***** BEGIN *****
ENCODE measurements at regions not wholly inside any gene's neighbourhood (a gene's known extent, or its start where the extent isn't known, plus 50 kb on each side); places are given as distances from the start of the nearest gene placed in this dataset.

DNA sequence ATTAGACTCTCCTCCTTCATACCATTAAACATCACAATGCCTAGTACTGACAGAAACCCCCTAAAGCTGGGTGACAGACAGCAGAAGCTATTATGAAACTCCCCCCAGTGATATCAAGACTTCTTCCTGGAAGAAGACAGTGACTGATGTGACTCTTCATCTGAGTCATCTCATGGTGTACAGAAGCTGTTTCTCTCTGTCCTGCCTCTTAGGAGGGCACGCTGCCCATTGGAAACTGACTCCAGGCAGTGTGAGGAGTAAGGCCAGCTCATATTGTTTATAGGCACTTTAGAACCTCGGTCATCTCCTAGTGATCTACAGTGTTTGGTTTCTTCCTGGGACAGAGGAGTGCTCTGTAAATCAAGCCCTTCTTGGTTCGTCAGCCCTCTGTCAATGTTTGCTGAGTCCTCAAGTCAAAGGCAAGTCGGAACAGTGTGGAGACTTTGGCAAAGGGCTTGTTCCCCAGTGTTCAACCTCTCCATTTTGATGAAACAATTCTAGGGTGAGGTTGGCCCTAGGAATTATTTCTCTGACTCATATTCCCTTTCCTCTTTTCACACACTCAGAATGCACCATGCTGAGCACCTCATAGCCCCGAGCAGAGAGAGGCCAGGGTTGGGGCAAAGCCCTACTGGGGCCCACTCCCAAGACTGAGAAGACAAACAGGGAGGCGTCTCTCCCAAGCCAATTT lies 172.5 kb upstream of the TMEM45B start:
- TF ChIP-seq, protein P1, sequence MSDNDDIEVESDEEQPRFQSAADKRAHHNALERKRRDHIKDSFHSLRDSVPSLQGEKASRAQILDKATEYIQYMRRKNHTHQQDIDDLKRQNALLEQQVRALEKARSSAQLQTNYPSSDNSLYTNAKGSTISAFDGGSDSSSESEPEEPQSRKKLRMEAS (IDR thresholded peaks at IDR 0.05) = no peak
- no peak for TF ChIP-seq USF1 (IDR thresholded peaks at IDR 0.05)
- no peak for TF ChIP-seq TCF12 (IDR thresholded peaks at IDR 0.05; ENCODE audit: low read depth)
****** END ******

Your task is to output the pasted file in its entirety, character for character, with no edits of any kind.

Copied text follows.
ENCODE measurements at regions not wholly inside any gene's neighbourhood (a gene's known extent, or its start where the extent isn't known, plus 50 kb on each side); places are given as distances from the start of the nearest gene placed in this dataset.

DNA sequence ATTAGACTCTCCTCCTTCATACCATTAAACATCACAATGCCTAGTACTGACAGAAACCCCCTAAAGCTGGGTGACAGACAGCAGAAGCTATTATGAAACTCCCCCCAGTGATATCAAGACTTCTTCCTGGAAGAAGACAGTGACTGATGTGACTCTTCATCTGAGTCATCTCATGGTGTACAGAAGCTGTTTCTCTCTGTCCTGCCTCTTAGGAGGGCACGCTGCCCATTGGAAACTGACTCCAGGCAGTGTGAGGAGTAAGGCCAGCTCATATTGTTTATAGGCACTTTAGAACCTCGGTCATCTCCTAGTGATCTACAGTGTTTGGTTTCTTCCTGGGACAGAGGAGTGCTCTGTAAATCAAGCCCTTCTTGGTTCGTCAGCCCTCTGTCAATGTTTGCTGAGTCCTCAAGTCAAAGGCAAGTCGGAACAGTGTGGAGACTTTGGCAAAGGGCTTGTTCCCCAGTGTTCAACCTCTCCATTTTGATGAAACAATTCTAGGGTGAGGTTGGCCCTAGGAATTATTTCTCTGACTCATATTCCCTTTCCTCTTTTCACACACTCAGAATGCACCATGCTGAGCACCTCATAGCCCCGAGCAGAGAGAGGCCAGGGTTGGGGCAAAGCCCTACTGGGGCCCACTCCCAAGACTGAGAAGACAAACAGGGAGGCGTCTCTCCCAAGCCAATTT lies 172.5 kb upstream of the TMEM45B start:
- TF ChIP-seq, protein P1, sequence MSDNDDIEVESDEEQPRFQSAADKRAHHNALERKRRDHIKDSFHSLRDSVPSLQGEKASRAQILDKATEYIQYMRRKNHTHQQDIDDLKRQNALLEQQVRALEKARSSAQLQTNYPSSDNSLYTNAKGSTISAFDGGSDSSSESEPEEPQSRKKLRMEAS (IDR thresholded peaks at IDR 0.05) = no peak
- no peak for TF ChIP-seq USF1 (IDR thresholded peaks at IDR 0.05)
- no peak for TF ChIP-seq TCF12 (IDR thresholded peaks at IDR 0.05; ENCODE audit: low read depth)